xxxxxAs noted earlier, one of the factors which influenced the government’s reaction to the labour movement set up at Tolpuddle in the early 1830s was the so-called “Captain Swing” Riots. Soldiers and sailors returning from the Napoleonic Wars - put at 250,000 - had considerably increased the number of men seeking work, especially in southern England, and there were thousands of families living close to starvation and deep in debt. This situation had not only outstripped the amount of poor relief available - never plentiful - but it had also served to deflate the wages of those who were in work, adding to the problem.


xxxxxThe riots broke out in Kent in June 1830, moved into Surrey and Sussex, and by the end of 1831 had spread across the whole of southern England, including Hampshire, Dorset, Wiltshire, Berkshire and Buckinghamshire. Houses, barns and hay-ricks were set on fire, and machinery (especially threshing machines) were destroyed. A large number of landowners were threatened with violence, and many gave money to save their property from being destroyed. The military were called in, but often arrived too late to stop the acts of violence. Eventually, however, a large number of arrests were made and the punishment metered out was severe. Nine men were sentenced to death, over 450 were transported to penal colonies, mostly for arson, and a further 400 were given prison sentences of varying lengths. In the end, little was gained from the uprising. A number of farmers did increase their wages, but some of these made reductions once the crisis was over. And it was against this background of violence and intimidation that, in 1834, the Whig government was confronted with the demands of a group of farm labourers from Tolpuddle in Dorset, a county which had already given the administration a large amount of trouble.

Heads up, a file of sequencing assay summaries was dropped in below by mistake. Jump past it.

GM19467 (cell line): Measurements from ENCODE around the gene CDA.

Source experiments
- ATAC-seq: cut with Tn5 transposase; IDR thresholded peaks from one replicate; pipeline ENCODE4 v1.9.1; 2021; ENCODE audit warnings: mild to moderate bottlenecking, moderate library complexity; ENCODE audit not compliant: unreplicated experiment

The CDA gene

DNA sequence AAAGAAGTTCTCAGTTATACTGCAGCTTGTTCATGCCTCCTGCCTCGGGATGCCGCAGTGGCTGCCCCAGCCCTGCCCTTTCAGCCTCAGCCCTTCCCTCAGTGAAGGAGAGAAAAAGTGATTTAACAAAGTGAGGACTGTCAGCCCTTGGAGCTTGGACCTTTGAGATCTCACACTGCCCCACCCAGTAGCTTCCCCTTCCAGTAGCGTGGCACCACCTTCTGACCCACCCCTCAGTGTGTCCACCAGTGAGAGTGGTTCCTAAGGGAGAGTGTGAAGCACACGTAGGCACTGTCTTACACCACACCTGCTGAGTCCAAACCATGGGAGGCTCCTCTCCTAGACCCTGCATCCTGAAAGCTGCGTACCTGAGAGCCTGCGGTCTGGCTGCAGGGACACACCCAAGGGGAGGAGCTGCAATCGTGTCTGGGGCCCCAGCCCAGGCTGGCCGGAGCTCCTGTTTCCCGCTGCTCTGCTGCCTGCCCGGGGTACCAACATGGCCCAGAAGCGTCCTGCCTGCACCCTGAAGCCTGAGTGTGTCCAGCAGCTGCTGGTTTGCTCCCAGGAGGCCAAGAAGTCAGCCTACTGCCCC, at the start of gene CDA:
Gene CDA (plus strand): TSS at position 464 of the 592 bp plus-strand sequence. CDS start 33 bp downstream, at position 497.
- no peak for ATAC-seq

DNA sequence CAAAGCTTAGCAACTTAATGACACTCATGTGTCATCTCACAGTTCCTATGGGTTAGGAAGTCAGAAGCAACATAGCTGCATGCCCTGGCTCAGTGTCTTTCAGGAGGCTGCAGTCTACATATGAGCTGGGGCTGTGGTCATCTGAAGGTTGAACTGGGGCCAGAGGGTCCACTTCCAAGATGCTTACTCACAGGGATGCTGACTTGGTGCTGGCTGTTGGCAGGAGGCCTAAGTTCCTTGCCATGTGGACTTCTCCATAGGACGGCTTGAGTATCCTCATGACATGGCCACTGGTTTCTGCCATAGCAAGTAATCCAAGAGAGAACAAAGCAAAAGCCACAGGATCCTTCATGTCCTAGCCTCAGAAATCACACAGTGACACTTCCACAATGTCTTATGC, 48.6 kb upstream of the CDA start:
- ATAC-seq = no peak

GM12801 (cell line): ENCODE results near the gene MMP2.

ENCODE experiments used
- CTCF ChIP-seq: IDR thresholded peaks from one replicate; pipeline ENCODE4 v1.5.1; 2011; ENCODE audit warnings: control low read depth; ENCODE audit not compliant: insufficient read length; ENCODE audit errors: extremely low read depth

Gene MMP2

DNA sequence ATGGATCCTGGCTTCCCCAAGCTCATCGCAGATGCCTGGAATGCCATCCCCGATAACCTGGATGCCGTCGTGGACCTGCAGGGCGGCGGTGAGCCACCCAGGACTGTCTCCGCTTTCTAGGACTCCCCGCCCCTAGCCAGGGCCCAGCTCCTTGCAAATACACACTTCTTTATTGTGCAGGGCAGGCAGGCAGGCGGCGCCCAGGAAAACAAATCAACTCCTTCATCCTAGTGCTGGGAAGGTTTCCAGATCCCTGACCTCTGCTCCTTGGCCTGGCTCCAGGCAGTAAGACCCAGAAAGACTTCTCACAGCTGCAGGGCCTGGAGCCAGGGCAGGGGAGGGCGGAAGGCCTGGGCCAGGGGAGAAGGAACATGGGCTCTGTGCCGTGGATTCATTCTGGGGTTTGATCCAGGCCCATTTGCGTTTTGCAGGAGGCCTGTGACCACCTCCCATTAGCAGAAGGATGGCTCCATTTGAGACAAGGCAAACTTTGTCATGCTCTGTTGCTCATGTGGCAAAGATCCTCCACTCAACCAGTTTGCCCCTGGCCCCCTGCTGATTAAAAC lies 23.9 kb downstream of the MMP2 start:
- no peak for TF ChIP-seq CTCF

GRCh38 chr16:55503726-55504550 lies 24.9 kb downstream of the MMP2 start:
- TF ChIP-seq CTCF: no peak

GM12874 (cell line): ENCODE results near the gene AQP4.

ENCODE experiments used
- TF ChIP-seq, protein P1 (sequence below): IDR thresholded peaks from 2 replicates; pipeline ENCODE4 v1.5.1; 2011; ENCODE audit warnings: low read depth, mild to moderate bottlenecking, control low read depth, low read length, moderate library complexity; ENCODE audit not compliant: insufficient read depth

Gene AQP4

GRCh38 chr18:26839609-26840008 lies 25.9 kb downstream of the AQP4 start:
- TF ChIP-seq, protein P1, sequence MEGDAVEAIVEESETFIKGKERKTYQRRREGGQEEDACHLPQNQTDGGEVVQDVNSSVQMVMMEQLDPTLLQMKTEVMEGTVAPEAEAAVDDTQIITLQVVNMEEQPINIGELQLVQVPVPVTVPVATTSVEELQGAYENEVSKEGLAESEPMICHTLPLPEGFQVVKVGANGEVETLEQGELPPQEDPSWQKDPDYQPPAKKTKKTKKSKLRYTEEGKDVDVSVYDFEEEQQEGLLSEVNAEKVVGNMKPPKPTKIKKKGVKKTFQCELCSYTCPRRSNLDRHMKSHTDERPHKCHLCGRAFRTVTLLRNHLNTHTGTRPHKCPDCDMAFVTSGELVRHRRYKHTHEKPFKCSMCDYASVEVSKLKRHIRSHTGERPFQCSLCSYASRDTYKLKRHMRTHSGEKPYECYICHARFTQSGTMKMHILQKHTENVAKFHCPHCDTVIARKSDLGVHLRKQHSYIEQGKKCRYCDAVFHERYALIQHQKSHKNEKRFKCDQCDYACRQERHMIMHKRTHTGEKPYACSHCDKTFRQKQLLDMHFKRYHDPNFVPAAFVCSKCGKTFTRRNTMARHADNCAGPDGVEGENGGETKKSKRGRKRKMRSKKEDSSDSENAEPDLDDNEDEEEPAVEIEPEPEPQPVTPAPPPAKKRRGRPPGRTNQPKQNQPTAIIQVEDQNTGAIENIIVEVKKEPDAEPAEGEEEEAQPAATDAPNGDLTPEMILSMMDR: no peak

xxxxxThe name given to the riots remains something of a mystery. It seems to have come from the name adopted by the leaders of the revolt in order to hide their identities. They signed their threatening letters “Swing” - doubtless an indication as to what would happen to those who did not give into their demands - and added “Captain” to show they were one of the leaders. From this came the mythical figure “Captain Swing”, the man who allegedly instigated and planned the campaign.

xxxxxIncidentally, we are told that in November 1830 the boys at Eton College sent a “Swing” letter to their headmaster to protest about the excessive use of the school’s “thrashing machine”! ……

xxxxx…… A few years after the “Captain Swing” Riots, the introduction of new farming machinery severely reduced the need for manual workers. In 1831 the American inventor Cyrus Hall McCormick (1809-1884) came up with his advanced reaping machine (illustrated). It was operated by two men and one or two horses, and was capable of cutting as much corn as sixteen men using reap hooks. For some years McCormick, the son of a Virginian farmer, confined his machine to his home state, and was involved in long legal disputes with rival manufacturers.

xxxxxHowever, in 1847 he opened a factory in Chicago. There, using mass production methods and offering payment by instalments and an after-sales service, his business became highly successful. In 1851 the machine, by then much improved, was put on display at the Great Exhibition in London and this brought orders from European farmers.